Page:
The landmark discovery announced in Nature on Wednesday, April 10, 2019 makes Luzon the third Southeast Asian island in the last 15 years to bear signs of ancient human activity. Homo luzonensis, a newly discovered human specie unknown to science, was found in Callao Cave in Peñablanca, Cagayan in northern Philippines. The specie is named after Luzon, the biggest island in the Philippines. It’s possible that Homo luzonensis stood less than three feet tall. The discovery adds growing complexity to the story of human evolution. The more fossils we find, the more we learn that many kinds of humans have lived on Earth.
The small-bodied hominin lived on the island of Luzon at least 50,000 to 67,000 years ago, during the Late Pleistocene epoch. The hominin – identified from a total of seven teeth and six small bones – hosts a patchwork of ancient and more advanced features.
Paleoanthropologists knew that archaic hominins such as Homo erectus ventured over land bridges into parts of what is now Indonesia nearly a million years ago. But farther east, it was thought that these hominins ran into ocean currents considered impassable without boats.
When Armand Mijares, a graduate student at the University of the Philippines first excavated Callao Cave in 2003, he found 25,000-year old evidence of human activity but he didn’t dig any deeper than about four feet down. “Most Southeast Asian archaeologists would only excavate cave sites up to two meters, and they would stop,” Mijares says.
That all changed in 2004, when researchers unveiled Homo floresiensis – a diminutive hominin, also known as the “hobbit”, that inhabited the Indonesian island of Flores until 50,000 years ago. Inspired, Mijares returned to Callao Cave in 2007 to literally dig deeper.
The team excavated more than five feet of clay below where they had stopped digging in 2003, with no fossils in sight. But then they found a layer of breccia, a type of rock formed from a jumble of other materials. This layer contained fragments of bone that had washed into the cave long ago. At first, the bones seemed to include only animals such as deer and pigs. But under closer inspection, one piece stood out: a nearly complete foot bone that looked human. The team sent the fossil to Philip Piper, a co-author of the new study, who was looking through the animal remains. It was confirmed that it was human remains.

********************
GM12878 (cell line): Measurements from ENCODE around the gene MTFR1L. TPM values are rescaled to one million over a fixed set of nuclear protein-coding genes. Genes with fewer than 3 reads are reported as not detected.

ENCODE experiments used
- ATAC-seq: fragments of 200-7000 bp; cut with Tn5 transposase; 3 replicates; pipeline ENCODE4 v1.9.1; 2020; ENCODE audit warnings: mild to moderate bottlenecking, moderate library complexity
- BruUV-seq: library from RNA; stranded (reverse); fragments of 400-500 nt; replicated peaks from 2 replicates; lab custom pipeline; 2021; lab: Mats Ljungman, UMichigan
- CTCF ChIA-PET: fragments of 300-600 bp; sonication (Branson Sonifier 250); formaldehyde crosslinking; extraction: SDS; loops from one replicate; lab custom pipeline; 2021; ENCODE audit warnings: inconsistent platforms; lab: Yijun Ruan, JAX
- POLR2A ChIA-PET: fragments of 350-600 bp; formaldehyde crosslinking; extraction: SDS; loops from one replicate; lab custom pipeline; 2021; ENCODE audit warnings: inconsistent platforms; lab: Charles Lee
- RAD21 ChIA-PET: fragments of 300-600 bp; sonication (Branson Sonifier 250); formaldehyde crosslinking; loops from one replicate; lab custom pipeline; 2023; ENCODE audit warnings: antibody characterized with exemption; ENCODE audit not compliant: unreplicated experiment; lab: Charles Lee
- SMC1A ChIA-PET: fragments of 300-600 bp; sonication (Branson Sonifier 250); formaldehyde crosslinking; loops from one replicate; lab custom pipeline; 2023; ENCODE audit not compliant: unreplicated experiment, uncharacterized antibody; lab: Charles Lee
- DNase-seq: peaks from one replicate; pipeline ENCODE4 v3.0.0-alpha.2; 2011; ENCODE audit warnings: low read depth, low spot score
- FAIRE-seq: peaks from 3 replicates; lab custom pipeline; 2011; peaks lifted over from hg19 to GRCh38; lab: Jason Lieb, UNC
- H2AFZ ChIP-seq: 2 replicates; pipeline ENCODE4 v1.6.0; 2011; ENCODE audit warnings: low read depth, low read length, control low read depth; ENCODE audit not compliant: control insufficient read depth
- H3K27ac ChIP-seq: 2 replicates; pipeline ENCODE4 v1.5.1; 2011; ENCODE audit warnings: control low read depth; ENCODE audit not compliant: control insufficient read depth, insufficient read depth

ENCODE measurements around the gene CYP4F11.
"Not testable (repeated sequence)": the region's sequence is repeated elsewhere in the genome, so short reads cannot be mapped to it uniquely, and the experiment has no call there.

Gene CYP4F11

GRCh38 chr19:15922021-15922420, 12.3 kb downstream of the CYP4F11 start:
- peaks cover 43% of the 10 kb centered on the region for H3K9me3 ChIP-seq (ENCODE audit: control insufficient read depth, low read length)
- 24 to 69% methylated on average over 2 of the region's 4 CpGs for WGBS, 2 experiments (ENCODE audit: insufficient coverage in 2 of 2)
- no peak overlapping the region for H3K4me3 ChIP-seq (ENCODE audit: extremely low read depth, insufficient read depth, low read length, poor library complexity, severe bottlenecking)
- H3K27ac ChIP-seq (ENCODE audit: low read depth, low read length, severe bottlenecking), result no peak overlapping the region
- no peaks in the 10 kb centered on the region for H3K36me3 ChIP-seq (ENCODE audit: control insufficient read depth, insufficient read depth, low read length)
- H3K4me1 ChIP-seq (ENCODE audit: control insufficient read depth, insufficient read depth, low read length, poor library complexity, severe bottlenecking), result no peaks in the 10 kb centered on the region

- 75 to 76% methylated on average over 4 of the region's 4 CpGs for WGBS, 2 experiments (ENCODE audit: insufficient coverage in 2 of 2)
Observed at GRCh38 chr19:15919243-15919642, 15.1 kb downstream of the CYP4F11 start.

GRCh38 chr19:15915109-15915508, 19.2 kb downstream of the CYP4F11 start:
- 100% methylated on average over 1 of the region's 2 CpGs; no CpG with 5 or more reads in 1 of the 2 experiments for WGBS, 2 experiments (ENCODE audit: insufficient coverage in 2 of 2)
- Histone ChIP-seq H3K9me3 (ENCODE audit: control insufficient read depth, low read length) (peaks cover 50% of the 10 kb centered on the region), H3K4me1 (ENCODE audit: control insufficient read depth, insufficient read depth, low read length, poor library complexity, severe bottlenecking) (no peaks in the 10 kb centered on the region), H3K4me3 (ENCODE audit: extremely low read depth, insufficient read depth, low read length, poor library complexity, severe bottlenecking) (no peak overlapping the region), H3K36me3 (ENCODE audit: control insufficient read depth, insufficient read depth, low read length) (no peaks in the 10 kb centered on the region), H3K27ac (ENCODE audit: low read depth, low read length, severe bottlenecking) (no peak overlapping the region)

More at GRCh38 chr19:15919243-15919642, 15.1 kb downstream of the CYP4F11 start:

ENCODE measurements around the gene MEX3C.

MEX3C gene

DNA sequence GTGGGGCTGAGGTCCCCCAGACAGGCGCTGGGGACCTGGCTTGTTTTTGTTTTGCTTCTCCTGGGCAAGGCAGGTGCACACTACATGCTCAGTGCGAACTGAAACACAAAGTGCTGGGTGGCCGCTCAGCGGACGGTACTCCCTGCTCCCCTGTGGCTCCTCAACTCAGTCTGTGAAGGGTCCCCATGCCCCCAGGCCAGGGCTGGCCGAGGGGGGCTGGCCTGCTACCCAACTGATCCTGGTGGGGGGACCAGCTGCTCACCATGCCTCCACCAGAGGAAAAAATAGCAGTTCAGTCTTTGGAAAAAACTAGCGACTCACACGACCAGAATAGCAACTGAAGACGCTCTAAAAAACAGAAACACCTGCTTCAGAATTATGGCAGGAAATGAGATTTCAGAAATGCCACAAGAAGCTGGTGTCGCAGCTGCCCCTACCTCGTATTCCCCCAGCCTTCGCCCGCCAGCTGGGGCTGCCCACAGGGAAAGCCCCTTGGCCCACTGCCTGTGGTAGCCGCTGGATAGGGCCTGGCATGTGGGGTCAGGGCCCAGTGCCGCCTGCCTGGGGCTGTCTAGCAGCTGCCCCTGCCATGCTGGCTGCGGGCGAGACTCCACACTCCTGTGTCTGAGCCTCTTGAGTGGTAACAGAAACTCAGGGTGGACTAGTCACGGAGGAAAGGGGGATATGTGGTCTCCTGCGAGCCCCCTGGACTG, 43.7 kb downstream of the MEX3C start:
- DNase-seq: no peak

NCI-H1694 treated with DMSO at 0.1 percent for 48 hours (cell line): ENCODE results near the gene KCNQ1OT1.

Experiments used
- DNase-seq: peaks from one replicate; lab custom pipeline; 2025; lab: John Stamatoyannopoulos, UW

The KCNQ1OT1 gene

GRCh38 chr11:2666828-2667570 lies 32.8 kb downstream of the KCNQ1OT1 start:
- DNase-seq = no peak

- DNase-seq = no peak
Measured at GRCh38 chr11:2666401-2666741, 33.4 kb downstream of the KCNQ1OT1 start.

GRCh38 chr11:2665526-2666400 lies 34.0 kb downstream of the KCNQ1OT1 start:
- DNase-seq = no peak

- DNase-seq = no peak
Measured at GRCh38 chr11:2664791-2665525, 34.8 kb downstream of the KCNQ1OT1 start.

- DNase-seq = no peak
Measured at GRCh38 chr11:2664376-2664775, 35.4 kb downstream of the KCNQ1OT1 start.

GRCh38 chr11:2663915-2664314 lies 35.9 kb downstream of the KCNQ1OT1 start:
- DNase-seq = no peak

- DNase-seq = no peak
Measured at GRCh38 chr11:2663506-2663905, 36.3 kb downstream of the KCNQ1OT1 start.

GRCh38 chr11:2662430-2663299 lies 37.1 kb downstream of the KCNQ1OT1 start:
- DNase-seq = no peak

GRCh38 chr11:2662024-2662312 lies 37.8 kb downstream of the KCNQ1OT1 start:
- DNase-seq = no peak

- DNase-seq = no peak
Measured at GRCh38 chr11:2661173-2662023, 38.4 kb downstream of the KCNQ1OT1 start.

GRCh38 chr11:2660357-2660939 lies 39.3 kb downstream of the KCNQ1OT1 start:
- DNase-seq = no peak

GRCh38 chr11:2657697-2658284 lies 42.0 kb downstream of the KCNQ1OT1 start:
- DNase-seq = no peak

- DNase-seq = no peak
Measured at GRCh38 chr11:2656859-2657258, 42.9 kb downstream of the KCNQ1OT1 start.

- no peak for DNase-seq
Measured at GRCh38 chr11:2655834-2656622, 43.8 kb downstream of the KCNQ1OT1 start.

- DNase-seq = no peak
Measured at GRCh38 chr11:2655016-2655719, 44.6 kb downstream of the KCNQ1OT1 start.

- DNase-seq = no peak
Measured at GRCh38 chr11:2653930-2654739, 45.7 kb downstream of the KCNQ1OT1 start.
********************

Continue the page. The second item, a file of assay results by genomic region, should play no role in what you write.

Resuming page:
In 2010, Mijares and his colleagues unveiled the 67,000-year old fossil which they tentatively suggested belonged to a small-bodied member of Homo sapiens, making it perhaps the oldest sign of our species anywhere in the Philippines at the time. But Mijares suspected that it might actually belong to a new species. The team needed more fossils to be sure.
As luck would have it, excavations uncovered two more toe bones along with seven teeth, two finger bones, and part of a femur on return trips to Callao Cave in 2011 and 2015. In all, the remains represent at least three individuals.
The small fossils’ curves and grooves reveal an unexpected mix of both ancient and more advanced traits. The teeth’s small sizes and relatively simple shapes, for instance, point to a more “modern” individual, but one upper premolar has three roots – a trait found in fewer than 3 percent of modern humans. And one foot bone is unusually curved – a trait more commonly seen in more ancient cousins of modern humans, such as Africa’s australopithecines, a group that includes the famous human relative, Lucy, who trekked across Africa roughly three million years ago. The oldest fossil of hominins, dating back over six million years, have all been found in Africa. For million of years, hominins were short, small-brained, bipedal apes.
What is astounding about the discovery is that it is unlike any other previously known type of human and it is not known where their ancestors came from.
The common theory about human evolution is that Homo erectus originated in East Africa then spread eastward and were established in Southeast Asia by at least 1.6 million years ago. However, initial findings about Homo luzonensis does not point to Homo erectus as their ancestors.
Though other Homo species are known to have inhabited the Southeast Asian islands, the researchers think Homo luzonensis were the only hominins present on Luzon at the time. The earliest Homo sapiens known in the Philippines are fossils discovered in Tabon Cave on Palawan Island, dated to 30,000 to 40,000 years ago at the oldest. By contrast, archaelogists recently unearthed stone tools and bones from a butchered rhinoceros in a valley near Callao Cave, suggesting that Homo luzonensis or its ancestors were on Luzon as many as 700,000 years ago.
“Fifteen years ago, human evolution in Asia was very simple, with Homo erectus going out of Africa, settling in East and Southeast Asia and nothing happening until the arrival of Homo sapiens at around 40,000-50,000 years ago,” Florent Detroit, a paleoanthropologist at France’s Musee de l’Homme said. “This finding is a significant new piece of evidence to improve our knowledge of human evolution, especially in Asia, where human evolution was clearly much more complex (and much more interesting) than what we thought before.”